Forestry and a capital gains tax
From New Zealand Tree grower August 2017
Both the Labour and the Green political parties are considering a capital gains tax. Calculating the capital gains on property, shares or other products may appear to be relatively simple. However, calculating the capital gains on a forestry investment is virtually impossible.
Over a 25 to 30-year rotation the inflation adjusted price per cubic metre may fall, but because of forest growth, the return will actually increase. It is very difficult − almost impossible − to determine what proportion of the increase in value can be attributed to forest growth and which should be attributed to a change in the price per cubic metre.
How are any capital gains to be assessed? Not all plantations have similar costs. A farmer may plant and tend a plantation on their farm, but keep no record of when or how much was actually spent. On the other hand, a forestry company may have maintained good records of actual costs but have no record of overhead costs.Will the basis of any calculations be the same? If it is not, then any calculation must be inequitable. In addition, over what period is the capital gain to be assessed?
In 1964 I was a forestry university student in England. My degree included an extra course in forest taxation. The then UK Labour Government was proposing to introduce a capital gains tax. Before details of the tax were announced we had a discussion in our class on how a capital gains tax might be applied to forestry.We conclude there was no way the tax could be applied fairly.When details of the capital gains tax were finally announced, forestry was excluded.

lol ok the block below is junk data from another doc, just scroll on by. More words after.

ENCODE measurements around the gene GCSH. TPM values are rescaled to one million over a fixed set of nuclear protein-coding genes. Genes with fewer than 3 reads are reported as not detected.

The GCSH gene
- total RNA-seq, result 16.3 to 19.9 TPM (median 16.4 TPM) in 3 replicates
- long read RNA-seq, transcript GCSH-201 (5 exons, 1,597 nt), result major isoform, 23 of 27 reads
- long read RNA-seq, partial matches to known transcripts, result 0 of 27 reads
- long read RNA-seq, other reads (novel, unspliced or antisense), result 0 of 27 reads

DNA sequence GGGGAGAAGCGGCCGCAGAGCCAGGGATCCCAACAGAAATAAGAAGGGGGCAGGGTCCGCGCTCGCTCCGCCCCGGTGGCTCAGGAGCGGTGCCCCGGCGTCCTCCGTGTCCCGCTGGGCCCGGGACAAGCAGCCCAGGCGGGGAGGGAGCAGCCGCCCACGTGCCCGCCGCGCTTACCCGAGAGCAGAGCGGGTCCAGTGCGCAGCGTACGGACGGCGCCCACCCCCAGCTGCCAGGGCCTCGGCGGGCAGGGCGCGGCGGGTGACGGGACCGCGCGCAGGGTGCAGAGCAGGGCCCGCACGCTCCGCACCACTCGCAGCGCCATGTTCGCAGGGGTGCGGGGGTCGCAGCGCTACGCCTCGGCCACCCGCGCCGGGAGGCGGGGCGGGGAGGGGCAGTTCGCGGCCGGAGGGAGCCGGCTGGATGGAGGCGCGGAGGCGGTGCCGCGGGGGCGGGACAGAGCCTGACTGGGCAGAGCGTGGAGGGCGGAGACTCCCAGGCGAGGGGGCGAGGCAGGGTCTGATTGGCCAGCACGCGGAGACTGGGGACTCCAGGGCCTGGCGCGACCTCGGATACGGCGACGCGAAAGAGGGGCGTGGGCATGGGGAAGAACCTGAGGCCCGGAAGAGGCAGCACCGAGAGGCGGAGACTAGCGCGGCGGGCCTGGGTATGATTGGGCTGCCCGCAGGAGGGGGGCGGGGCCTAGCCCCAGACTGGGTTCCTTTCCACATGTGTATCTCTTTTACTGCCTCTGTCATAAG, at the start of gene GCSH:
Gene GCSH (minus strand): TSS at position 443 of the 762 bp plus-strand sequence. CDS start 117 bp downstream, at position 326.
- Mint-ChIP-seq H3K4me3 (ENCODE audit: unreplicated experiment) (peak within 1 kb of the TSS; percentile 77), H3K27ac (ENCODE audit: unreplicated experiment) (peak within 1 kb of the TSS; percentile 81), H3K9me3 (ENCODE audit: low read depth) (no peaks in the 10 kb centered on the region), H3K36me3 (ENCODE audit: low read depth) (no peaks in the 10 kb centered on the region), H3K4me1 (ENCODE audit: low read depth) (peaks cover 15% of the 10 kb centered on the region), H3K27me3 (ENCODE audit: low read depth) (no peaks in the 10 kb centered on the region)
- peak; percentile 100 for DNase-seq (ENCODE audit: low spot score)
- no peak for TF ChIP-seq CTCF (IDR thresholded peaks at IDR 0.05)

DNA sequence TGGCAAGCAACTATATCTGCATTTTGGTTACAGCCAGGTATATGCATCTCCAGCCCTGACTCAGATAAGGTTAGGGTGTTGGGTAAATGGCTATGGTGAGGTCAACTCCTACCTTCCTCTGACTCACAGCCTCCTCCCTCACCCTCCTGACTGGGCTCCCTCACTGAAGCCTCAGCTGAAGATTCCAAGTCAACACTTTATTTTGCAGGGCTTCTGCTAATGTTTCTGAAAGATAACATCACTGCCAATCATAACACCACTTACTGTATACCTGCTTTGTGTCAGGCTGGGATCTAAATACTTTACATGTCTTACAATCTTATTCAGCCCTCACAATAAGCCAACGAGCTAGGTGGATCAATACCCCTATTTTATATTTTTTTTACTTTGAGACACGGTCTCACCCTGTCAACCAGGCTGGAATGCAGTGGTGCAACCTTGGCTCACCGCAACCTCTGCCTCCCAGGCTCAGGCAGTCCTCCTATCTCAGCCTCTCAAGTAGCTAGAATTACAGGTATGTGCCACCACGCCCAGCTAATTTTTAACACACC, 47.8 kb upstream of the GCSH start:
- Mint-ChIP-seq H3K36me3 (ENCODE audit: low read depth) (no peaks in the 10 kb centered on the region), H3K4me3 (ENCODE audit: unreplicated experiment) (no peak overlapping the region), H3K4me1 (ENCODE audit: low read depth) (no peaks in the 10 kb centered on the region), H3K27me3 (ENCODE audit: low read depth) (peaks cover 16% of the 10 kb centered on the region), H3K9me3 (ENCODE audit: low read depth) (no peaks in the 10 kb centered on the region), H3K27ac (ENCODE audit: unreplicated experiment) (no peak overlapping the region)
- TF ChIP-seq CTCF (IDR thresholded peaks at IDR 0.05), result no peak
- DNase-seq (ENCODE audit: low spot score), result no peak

In the late 1980s our finance minister, Roger Douglas, seemed convinced that forestry investments were being inadequately taxed. As I understood his intentions, he was proposing to tax forest owners yearly on how much their forest had increased in value over the last year.This ignored the fact that forest owners may have no plantation income until eventual harvest.
In discussion with him I pointed that under such a tax scheme no one would invest in New Zealand plantations. Investors would move to countries such as in South America. His response, as I recall, was that his proposal was logical and let investors go to South America. Fortunately, Douglas’s forest tax scheme was never implemented.
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Disclaimer: Personal views expressed in this blog are those of the writers and do not necessarily represent those of the NZ Farm Forestry Association.